Long stories short
- Investment in military tech start-ups is booming with more than 200 deals signed this year alone.
- Adobe’s $20 billion deal to acquire rival Figma faces an antitrust investigation in the EU.
- Joe Tsai, the owner of the Brooklyn Nets, was named as Alibaba’s new chairman.
A Canadian live-streamer called xQc – real name Félix Lengyel – is preparing to sign a $100 million deal to leave Twitch, the Amazon-owned streaming platform.
So what? The move could transform the economics of online entertainment. Prince Harry and Meghan Markle’s $20 million deal with Spotify is often seen as the high water mark of the podcast boom. But the sum is peanuts compared to what platforms are prepared to pay to top live-streamers.
Lengyel’s two-year deal to join Kick, a new Australian streaming platform, puts him on a par with LeBron James, one of the world’s highest paid athletes.
Streaming king. Lengyel is unknown to most people over the age of 30. But in the live-stream world he is a king. The 27 year-old has 12 million followers on Twitch who watch him playing video games, doing tricks and talking about “juice”. Like other popular livestreamers, Lengyel earns money by selling subscriptions and allowing fans to “tip” him if they enjoy the content.
He’s not the only creator getting rich this way. Jakey Boehm, a TikToker, earned $34,000 in one month on TikTok Live by charging viewers to come up with different ways to disrupt his sleep. Nigerian pastor Jerry Eze made $80,000 on his YouTube channel in a few weeks by using Super Chat, a tipping tool unveiled in 2017.
Big tech companies like Amazon, YouTube and TikTok have invested millions in live streaming services, because they encourage user interaction and create “stickier” communities than many other types of social media.
By the numbers
95 – billion US dollars, the value of the global video streaming market this year, according to Statista.
3 – brands pay up to three times more for sponsored TikTok live videos compared to static posts, according to Business Insider.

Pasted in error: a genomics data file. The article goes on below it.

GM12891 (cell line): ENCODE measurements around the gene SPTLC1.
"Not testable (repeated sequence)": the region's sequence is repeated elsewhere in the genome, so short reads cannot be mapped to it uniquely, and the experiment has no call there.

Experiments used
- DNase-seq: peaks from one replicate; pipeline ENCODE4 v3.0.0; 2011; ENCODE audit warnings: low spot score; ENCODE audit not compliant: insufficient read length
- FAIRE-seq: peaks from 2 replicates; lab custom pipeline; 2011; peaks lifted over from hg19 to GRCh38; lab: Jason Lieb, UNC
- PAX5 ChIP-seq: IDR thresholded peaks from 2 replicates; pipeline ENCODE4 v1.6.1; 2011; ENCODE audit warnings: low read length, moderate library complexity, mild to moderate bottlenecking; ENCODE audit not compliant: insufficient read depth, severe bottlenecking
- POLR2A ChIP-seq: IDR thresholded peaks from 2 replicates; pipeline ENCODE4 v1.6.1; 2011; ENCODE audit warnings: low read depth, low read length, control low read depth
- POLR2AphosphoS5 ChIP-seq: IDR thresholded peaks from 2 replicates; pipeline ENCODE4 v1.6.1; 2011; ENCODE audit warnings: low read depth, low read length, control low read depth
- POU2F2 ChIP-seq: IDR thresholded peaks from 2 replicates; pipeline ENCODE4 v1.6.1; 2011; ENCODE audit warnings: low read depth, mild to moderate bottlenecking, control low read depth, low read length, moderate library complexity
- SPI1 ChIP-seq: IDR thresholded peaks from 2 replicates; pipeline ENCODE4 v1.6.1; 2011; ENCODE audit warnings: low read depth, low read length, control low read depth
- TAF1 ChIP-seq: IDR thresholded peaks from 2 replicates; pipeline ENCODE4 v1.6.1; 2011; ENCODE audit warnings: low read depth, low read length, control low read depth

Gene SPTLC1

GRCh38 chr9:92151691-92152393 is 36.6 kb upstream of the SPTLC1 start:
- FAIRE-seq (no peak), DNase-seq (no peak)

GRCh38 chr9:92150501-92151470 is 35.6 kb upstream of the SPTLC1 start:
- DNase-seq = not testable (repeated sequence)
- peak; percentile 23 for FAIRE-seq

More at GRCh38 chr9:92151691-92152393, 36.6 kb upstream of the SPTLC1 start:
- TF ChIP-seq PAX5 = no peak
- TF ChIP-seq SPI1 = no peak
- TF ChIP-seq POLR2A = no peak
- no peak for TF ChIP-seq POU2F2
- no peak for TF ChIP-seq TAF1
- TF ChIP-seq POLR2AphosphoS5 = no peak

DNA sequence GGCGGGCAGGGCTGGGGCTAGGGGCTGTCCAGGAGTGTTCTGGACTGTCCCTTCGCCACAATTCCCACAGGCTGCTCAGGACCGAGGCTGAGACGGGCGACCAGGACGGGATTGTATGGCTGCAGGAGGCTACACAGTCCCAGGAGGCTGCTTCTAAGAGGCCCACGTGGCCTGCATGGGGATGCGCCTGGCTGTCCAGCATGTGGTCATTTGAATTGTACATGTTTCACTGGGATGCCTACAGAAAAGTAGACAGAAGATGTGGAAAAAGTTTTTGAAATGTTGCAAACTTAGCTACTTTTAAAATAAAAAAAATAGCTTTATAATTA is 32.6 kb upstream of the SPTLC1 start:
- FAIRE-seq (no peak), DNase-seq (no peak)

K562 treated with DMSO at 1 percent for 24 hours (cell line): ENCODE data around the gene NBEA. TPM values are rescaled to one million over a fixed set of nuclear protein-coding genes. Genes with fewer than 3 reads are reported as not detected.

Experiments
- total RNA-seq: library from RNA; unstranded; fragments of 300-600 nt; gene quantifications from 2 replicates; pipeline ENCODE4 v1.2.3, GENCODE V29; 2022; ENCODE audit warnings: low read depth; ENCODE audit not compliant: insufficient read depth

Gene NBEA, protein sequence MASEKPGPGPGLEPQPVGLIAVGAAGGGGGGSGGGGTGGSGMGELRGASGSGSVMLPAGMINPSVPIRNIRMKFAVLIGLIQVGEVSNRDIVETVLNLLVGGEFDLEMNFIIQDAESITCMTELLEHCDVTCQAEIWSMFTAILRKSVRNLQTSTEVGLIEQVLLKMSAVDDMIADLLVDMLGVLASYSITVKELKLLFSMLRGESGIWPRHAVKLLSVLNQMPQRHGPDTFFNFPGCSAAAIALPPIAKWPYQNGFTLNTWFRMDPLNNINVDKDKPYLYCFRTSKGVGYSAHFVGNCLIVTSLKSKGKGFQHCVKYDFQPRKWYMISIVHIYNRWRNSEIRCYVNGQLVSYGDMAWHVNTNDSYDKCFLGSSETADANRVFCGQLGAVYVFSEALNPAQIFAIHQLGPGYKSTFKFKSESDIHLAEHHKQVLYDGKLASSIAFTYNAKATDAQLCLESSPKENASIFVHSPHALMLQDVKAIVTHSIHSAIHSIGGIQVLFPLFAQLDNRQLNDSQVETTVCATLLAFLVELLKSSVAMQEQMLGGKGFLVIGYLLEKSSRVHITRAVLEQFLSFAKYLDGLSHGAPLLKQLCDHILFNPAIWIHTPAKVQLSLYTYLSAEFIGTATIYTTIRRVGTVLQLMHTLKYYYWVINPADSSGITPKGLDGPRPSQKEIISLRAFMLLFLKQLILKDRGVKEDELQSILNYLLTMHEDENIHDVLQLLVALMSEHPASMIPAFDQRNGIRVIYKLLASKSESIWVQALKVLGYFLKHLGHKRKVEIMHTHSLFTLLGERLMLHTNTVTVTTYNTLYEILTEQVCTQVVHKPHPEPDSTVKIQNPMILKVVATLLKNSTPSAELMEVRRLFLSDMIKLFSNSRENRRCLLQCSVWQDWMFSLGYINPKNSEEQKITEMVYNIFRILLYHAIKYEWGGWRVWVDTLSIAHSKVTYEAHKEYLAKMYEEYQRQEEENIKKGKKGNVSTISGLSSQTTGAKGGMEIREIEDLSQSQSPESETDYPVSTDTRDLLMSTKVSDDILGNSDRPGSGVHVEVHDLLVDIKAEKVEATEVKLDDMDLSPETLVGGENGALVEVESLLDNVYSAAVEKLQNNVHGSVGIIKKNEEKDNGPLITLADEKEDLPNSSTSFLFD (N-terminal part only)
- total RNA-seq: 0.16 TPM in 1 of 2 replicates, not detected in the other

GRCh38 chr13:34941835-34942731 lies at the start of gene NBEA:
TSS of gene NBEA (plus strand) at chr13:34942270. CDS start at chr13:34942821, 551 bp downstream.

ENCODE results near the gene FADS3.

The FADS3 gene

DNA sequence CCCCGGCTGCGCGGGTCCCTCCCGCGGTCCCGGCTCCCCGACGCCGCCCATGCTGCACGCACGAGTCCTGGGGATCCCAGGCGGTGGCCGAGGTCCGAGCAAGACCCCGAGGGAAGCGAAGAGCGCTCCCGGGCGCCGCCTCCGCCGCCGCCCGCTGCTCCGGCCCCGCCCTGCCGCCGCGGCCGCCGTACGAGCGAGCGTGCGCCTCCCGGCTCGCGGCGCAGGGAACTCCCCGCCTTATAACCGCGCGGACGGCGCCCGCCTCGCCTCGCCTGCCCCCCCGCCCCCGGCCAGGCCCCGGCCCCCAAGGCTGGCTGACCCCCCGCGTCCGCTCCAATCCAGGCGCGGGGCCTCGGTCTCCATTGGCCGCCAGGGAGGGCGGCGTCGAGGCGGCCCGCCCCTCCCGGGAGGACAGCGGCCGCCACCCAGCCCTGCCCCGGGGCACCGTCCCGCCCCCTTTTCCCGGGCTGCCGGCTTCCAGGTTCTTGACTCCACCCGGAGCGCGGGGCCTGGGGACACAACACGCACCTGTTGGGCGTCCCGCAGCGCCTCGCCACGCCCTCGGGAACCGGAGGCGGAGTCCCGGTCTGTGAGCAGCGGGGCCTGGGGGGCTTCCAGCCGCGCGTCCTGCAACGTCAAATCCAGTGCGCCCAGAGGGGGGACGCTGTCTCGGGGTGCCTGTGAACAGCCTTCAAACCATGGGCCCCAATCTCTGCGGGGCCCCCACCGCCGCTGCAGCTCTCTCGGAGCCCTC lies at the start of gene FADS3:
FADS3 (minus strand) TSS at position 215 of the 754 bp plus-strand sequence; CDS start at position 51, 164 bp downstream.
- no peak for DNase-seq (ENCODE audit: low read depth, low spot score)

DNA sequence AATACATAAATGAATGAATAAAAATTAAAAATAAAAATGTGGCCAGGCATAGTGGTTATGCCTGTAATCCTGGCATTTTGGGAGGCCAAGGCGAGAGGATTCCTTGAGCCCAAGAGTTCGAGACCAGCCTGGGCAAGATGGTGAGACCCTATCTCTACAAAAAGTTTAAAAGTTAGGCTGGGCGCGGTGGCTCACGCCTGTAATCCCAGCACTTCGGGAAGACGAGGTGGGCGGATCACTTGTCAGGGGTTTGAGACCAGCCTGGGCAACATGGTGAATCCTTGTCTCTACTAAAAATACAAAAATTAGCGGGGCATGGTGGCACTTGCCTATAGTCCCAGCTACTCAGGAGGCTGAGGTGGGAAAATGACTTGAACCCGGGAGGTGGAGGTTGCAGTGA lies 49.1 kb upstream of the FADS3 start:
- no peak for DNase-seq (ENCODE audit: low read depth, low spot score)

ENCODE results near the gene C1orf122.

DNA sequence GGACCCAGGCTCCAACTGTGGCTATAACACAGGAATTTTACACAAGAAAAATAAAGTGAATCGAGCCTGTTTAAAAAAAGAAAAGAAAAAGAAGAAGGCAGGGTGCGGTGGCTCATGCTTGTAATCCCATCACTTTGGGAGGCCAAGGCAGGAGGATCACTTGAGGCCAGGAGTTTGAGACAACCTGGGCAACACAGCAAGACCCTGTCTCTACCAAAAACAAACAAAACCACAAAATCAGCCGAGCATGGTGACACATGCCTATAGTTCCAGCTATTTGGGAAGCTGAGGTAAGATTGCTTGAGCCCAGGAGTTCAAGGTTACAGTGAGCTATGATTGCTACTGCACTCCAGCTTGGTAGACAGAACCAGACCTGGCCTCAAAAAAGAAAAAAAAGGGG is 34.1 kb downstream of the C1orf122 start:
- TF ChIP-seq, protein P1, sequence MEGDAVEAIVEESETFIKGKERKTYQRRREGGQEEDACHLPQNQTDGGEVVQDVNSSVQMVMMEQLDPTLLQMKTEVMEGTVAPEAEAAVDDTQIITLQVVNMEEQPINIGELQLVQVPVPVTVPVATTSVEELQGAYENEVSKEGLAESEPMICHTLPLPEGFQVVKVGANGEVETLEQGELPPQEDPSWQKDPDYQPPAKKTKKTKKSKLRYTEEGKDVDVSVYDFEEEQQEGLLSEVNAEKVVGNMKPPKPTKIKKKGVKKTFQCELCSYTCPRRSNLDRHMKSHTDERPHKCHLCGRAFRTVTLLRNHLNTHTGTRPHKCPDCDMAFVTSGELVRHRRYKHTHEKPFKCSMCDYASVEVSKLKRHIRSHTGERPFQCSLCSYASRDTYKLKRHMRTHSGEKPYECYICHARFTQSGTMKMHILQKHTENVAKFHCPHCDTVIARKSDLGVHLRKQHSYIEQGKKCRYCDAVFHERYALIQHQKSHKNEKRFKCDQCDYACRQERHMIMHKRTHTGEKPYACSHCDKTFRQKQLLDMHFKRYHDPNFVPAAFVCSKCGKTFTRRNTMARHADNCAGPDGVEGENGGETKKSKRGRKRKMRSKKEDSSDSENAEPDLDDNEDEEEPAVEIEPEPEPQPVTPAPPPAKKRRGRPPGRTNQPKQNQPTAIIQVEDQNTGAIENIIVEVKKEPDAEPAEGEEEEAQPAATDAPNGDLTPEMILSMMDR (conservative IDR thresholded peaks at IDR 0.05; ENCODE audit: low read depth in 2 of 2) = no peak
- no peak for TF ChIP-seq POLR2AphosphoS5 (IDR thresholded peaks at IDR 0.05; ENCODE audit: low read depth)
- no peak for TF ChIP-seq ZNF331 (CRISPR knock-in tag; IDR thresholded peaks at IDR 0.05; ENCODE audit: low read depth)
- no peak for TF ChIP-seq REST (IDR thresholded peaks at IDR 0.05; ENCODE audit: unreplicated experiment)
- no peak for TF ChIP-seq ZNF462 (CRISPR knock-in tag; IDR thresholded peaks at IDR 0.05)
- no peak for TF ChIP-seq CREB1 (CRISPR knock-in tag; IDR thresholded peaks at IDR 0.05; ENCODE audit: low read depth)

7 – million, the number of monthly streamers on Twitch, Amazon’s live-streaming platform. It’s been valued at $45 billion and has 31 million daily viewers.
Twitch vs the rest. Market leader Twitch takes 50 per cent of most of its users’ subscription earnings. This is a major bone of contention for stars like Lengyel and has allowed start-ups like Kick to make headway.
Kick is only five months old and is backed by a group of online gaming and gambling sites in Australia. Its promise to take only 5 per cent of streamers’ earnings from subscriptions has given Twitch’s biggest stars a major incentive to switch.
Earlier this month, popular video game streamer Ninja said he was ditching Twitch for Kick. “Alright f**k it we’re getting off Twitch,” he said in his final Twitch stream. Other creators to join Kick include Adin Ross, an Andrew Tate fan who was banned from Twitch temporarily for misogynistic comments.
Moderation problems. Despite having lots of money to spend, Kick has not yet developed sophisticated moderation, which is potentially dangerous. But Lengyel’s deal is a sign that the live-streaming bandwagon is only just starting to roll.
Also in this week’s Tech States Sensemaker:
- Apple attempts to assert IP over depictions of… actual apples
- Last week’s Microsoft Outlook hack likely linked to Russian state
- Meta has developed a new generative AI model which it says can perfectly replicate voices
- Google meets with news publishers to discuss copyright issues around their AI products
- Amazon pledges to hire at least 5,000 refugees over three years
- Tencent launches a new AI service aimed at business
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